Marshall Islands(redirected from Marshalls)
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Marshall Islands,officially Republic of the Marshall Islands, independent nation (2015 est. pop. 53,000), in the central Pacific. The Marshalls extend over a 700-mi (1,130-km) area and comprise two major groups: the Ratak Chain in the east, and the Ralik Chain in the west, with a total of 34 atolls, c.900 reefs, and a land area of 70 sq mi (181 sq km). The major atolls are MajuroMajuro
, atoll and town (c.4 sq mi/10 sq km; 1988 pop. 19,664), capital of the Republic of the Marshall Islands. Located in the Ratak Chain in the W central Pacific, Majuro has port facilities and an international airport. Commercial fishing is economically important.
..... Click the link for more information. , the capital; Arno; Ailinglaplap; JaluitJaluit
, atoll, c.40 mi (60 km) long and c.20 mi (30 km) wide, central Pacific, one of the Ralik Chain in the U.S. Marshall Islands. It comprises some 85 islets, of which Jaluit Island (4 sq mi/10.4 sq km) is the largest.
..... Click the link for more information. , with a fine natural harbor, the archipelago's chief trade center; and KwajaleinKwajalein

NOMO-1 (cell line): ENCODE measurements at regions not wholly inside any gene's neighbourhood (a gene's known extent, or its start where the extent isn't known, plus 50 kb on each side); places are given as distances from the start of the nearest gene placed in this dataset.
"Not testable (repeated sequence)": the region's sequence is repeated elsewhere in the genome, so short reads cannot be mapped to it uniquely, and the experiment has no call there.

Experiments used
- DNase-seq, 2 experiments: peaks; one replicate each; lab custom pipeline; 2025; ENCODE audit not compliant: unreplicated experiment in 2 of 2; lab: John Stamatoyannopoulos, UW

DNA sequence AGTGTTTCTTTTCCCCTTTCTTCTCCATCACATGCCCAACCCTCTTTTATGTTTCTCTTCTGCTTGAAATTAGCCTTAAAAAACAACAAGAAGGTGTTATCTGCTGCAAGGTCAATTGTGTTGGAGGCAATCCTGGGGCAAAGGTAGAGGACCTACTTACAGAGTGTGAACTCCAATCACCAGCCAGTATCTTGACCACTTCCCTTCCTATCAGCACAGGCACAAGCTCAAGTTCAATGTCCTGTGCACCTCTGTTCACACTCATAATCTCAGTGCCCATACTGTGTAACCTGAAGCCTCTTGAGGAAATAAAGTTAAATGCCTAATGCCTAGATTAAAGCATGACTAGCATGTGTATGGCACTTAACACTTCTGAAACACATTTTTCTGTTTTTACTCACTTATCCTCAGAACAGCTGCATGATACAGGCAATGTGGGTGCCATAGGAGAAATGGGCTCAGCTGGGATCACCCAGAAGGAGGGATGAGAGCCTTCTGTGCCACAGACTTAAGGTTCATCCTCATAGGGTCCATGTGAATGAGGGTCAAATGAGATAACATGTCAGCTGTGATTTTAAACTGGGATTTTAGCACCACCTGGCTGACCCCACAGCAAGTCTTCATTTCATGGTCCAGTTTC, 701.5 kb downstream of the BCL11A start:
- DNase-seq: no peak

, coral atoll, 6.5 sq mi (16.8 sq km), central Pacific, in the Ralik Chain of the Marshall Islands. The largest atoll of the Marshalls, Kwajalein, consists of a group of 97 islets surrounding a lagoon.
..... Click the link for more information. , the largest atoll and site of a U.S. intercontinental ballistic missile test range.
The population of the Marshalls is largely Micronesian. Over 50% of the people are Protestants and there other Christian groups. Marshallese, a Malayo-Polynesian tongue, and English are the official languages; Japanese is also spoken.
Agriculture consists of subsistence farming and the commercial production of coconuts and breadfruit. Industry is limited to agricultural processing and tourism; there is fishing, and pearls are raised. Copra, coconut oil, handicrafts, and fish are the major exports; foods and beverages, machinery and equipment, fuels, and tobacco are imported. The United States, Japan, and Australia are the main trading partners. A large portion of the Marshallese economy is dependent on U.S. aid.
The Marshall Islands are governed under the constitution of 1979. The president, who is both head of state and head of government, is elected by the unicameral legislature (Nitijela) from among its members for a four-year term. The 33 legislators are popularly elected for four-year terms. Administratively, the country is divided into 33 municipalities.
Some of the islands were visited by Spanish explorers in the early 16th cent. They are named after a British captain who visited in 1788. Much mapping was done on Russian expeditions under Adam Johann von KrusensternKrusenstern, Adam Johann von
, 1770–1846, Russian navigator. From 1803 to 1806 he circumnavigated the globe. Although the voyage was undertaken to stimulate the fur trade of the Pacific coast and to revive trade with China and Japan, its real contribution was to the